I have a big computer which we will call Upstairs and a little computer which we will call Downstairs. They are on the same network, connected by the same router. Upstairs is running Kubuntu (12.04) whereas Downstairs is running bogstandard Ubuntu (13.04, with KDE desktop). I prefer to work on Downstairs but often need to access my files on Upstairs, which my partner may be using at the time.
I shared some Upstairs directories using Samba first of all and this was a nightmare. First of all it didn't work recursively (I had to mark every directory and sub-directory) I wanted to share). Secondly, although Downstairs could see Upstairs on the network, when I clicked into the shared directories I kept being prompted for a password, and although I was entering it correctly the password was not recognized so I couldn't get in. I am tempted to forget Samba altogether but first let's see how it gets on with making my Upstairs music files available to my excellent internet radio.
Next I tried nfs as suggested by the user jet. Following the instructions suggested by the link, this worked perfectly the first time. Unfortunately when I tried again the following day after both computers had been rebooted, I kept getting
mount.nfs: Access Denied... messages. This problem is well documented in the forums but the multifarious proposed solutions are beyond my level of technical ability.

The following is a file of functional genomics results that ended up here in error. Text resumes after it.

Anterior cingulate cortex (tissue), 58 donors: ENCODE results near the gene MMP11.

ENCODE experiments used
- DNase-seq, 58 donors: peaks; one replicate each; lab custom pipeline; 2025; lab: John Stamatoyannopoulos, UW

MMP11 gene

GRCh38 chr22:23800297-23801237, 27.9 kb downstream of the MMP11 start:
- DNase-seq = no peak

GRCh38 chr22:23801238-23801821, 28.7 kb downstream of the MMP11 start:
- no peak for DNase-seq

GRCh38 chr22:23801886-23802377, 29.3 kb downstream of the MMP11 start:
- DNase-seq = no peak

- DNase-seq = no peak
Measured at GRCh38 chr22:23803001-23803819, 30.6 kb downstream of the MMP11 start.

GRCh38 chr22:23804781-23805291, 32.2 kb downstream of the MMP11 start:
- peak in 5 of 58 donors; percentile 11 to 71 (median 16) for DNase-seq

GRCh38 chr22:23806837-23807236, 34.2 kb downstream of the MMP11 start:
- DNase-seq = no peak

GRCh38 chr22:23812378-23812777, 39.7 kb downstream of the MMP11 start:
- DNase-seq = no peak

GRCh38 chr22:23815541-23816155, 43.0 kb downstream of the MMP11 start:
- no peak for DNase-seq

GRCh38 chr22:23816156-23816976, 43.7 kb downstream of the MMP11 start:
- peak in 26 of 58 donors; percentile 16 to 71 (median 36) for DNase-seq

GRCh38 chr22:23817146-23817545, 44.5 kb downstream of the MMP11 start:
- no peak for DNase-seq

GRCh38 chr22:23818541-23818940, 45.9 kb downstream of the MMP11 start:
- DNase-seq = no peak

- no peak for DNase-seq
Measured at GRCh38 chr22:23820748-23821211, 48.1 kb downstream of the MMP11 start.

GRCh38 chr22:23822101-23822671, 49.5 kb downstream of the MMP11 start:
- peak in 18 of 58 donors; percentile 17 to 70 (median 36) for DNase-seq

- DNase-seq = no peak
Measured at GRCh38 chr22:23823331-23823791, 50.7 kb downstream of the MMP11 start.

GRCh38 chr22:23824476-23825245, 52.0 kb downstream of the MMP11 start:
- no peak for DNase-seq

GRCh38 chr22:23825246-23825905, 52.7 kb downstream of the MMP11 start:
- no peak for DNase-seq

This was my solution. Install ssh on the host (server) computer (or both), as suggested by aneeshep:
sudo apt-get install openssh-server openssh-client
Now on the client computer (or both) install a package called
sudo apt-get install sshfs
Using your preferred file manager on Downstairs, check that Upstairs is on the network. If so, make a directory on Downstairs where you will mount the Upstairs file system. Let's call it
Now, at the command line, type something like, followed by Return:
sshfs [email protected]:/home/me_upstairs /home/me_downstairs/UpstairsFiles/
(This is all on one line.)
Of course, replace 'Upstairs' by the name of your computer as shown on the network, but the .local suffix is important.
You will be prompted to enter your Upstairs password.
Now, in the directory
/home/me_downstairs/UpstairsFiles/ on Downstairs I can see all my Upstairs files and use them as normal.
This website below suggests some extra steps may be necessary but they weren't for me:
Please let me know if this did or did not work for you.